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Go Ninja!…Go Ninja!…Go!

If like me you know about DTV action films and know of Scott Adkins the British martial artist (formerly of British television fame) then like most of the DTV fans out, then the chances are that you have been waiting with bated breath for his latest collaboration with DTV action auteur Isaac Florentine. Finally “Ninja” has arrived in Blighty but is it worth it……happily the answer is that it I found it a high kicking, ninja slicing piece of mindless entertainment, exactly what I was hoping for.

The story (or what is probably considered a bit of 80’s action cliché) concerns two warring students American born Casey and Japanese Masazuka. When their differences cause Masazuka to defy his master and attempts to kill Casey he is expelled from the Dojo. Three years later he re-enters the Dojo with a mass samurai slaughter to gain the yoroi bitsu, a box containing the weapons of the ninja secretly passed down through generations

They then need to hide the yoroi bitsu from Masazuka who then kidnaps Namiko forcing Casey to deliver the ancient weaponry in exchange for his beloved. So commences a flashy ass-kicking throwback to the 80’s Ninja films. You know the ones which either stared Michael Dudikoff or Steve James (the majority of which where financed by Menahem Golan & Yorman Globus) and had little in the way of a structured story and even worse acting, while the martial arts verges on a Power Rangers like quality.

But like all 80’s throwbacks it’s not the story you are too interested in, but the kick-ass action set pieces. Even at 83 slim minutes the action comes thick and fast and very rarely lets but from the beginning of its running time till the end. Florentine should be commended as should be his editor for keeping things simple and fast flowing, this guy really does know how to frame a good fight (just check out Undisputed 2: Last man standing for the evidence of this) on top of which he seems to have found his muse with Adkins. As a leading man Adkins is a touch boring but like all good martial artists he has that secret ingredient, brooding adrenaline charged aggression. You can see why he was picked as Deadpool’s stunt double in Wolverine. The physicality that Adkins imbues is utterly engrossing, he is fast, powerful and athletic you can feel the energy pour (or rather spin-kicked) out of the television, this guy needs more leading roles and in Adkins, Florentine has found his high kicking muse (and to be honest he was the best thing about “The Shepherd: Border Patrol). The fight choreography by Akihiro Noguchi (a veteran of the alpha stunt team) maximises Adkins dextrous physicality, the mass take down of a gang of cult members is just one of the films high octane highlights. My jaw literally dropped at Adkins prowess and screen present as an action actor (another fine example is the aforementioned Undisputed 2) and from what I have seen of the teasers for Undisputed 3, it shows he is a growing talent to watch, even if big budget blockbusters waste his talent the DTV action genre seems to be medium that maximises him the most.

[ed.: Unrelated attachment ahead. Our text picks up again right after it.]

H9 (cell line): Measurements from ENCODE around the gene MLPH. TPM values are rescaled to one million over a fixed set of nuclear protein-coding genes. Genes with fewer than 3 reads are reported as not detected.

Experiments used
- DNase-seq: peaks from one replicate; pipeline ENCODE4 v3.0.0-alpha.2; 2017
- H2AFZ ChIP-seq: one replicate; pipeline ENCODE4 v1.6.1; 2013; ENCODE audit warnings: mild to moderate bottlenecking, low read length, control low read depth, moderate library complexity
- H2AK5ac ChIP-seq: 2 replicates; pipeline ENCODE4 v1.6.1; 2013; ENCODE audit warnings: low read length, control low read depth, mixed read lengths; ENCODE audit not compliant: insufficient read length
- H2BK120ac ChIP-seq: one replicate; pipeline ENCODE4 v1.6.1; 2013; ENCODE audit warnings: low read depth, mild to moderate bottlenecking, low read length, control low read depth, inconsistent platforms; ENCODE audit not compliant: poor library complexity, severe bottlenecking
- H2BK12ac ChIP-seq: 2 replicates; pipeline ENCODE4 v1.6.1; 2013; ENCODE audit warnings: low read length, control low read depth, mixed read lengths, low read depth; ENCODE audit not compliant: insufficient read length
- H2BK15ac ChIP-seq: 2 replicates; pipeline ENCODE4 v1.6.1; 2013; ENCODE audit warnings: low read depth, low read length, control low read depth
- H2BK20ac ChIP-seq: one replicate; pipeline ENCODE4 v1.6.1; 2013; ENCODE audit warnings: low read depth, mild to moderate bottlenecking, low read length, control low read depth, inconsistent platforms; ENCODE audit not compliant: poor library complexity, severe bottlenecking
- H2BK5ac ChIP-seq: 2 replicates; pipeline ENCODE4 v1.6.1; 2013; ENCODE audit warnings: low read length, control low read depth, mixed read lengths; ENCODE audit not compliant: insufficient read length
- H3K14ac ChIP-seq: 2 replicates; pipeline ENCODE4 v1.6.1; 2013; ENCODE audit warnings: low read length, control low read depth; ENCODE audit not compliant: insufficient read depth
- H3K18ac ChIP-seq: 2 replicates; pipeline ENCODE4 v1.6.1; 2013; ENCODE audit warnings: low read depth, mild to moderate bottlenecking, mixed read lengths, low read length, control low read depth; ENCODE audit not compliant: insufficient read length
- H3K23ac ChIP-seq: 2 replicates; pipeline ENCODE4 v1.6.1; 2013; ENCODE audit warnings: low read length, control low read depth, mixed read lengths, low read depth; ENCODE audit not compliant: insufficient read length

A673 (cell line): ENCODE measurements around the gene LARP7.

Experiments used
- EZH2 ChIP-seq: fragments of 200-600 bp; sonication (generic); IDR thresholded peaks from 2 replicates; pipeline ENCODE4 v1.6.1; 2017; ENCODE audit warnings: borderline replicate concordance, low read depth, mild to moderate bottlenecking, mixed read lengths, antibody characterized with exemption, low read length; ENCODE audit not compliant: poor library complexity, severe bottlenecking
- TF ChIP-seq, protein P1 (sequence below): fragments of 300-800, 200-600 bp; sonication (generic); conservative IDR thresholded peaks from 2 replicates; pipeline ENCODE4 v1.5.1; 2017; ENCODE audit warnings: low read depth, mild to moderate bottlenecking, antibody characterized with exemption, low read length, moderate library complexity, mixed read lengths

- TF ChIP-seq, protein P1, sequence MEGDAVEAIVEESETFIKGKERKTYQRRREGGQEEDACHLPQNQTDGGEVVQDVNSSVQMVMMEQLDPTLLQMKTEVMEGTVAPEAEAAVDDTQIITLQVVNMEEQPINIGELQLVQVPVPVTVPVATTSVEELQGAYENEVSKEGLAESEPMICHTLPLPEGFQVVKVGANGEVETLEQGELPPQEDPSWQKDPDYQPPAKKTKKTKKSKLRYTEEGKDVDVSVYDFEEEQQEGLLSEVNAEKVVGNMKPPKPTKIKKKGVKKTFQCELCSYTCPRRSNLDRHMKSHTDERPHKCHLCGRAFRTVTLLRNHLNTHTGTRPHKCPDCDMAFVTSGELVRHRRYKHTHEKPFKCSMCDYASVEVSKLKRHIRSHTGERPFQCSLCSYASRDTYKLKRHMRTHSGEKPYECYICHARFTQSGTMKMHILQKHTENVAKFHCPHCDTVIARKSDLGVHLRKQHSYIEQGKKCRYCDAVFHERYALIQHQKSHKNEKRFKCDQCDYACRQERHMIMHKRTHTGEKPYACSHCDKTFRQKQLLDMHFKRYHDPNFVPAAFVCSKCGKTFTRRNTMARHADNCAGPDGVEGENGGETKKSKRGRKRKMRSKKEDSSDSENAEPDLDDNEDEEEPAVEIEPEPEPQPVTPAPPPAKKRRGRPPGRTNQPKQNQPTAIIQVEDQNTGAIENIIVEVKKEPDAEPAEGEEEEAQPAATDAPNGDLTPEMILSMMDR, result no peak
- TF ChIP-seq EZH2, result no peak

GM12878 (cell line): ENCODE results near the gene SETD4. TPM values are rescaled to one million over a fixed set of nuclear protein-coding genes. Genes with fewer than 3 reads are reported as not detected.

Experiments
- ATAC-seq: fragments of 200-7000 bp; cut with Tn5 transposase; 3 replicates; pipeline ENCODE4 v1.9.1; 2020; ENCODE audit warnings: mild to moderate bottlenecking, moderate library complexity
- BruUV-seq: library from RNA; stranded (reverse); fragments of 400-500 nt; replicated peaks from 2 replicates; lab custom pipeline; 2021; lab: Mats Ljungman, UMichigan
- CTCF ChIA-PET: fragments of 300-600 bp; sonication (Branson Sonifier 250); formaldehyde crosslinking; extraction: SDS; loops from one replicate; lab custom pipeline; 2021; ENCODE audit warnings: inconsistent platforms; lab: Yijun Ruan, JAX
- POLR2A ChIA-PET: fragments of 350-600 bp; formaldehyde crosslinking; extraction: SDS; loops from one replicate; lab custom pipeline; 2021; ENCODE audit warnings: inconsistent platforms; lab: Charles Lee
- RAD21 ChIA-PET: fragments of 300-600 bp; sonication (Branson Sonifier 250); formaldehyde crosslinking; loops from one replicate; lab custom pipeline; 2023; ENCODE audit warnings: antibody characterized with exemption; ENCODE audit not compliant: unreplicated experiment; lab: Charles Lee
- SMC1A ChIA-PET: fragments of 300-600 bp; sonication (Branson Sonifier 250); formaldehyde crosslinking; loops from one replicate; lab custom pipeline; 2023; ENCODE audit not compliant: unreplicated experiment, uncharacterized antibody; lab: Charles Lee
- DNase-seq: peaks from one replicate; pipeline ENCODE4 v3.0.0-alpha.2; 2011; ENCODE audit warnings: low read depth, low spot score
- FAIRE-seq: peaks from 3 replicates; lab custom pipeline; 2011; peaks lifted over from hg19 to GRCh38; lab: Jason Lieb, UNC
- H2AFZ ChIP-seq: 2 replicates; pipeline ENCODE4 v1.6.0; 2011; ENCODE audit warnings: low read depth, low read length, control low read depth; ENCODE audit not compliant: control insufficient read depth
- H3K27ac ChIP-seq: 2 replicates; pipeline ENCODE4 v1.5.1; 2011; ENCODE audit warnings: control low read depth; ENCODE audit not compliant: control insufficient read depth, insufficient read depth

For a low budget direct-to-dvd film this looks absolutely fantastic, it is vibrant yet dark almost in the vain of a comic adaptation (Blade 2’s colour palette by cinematographer Guillmero Navero sprung to mind several times, particularly during the high street climax). Again the look is helped by the use of editing which produces its comic book like appeal, for a DTV action film this is technically the best I have possibly seen, it feels as though it has twice the budget at times. Whereas at other points it unfortunately does not, which brings me to one of the films minor down points the CGI, this is where you can tell its low budget. Besides a few establishing shots and possible archive footage of New York this was all filmed with in Bulgaria and it is evident, but these are minor flaws. And was always going to be evident within a low budget action film, no matter how good the talent.

One other minor flaw concerns a roof top battle between Casey and Masazuka, the martial arts on display are top notch, but some poor green screen hampers it slightly. Bring back a bad taste of The Spirit, which does not gel with the rest of the films aesthetic. But like I said these are minor points to an otherwise fast and furious piece of action entertainment, and it has been a very long time since I have been excited by an action film (including recent big budget attempts). So ignore the appalling acting the sometimes shoddy CGI and the annoyingly short running time, this is how DTV action films should be. Fast and fun truly what more could you ask for from a hack slashing, throwing star and martial arts filled ninja film. It seems as though to get a decent action fix nowadays the action stars reign supreme (and I am excluding Seagal from this equation) on DTV, I have tasted the high kicking goodness and I want more.

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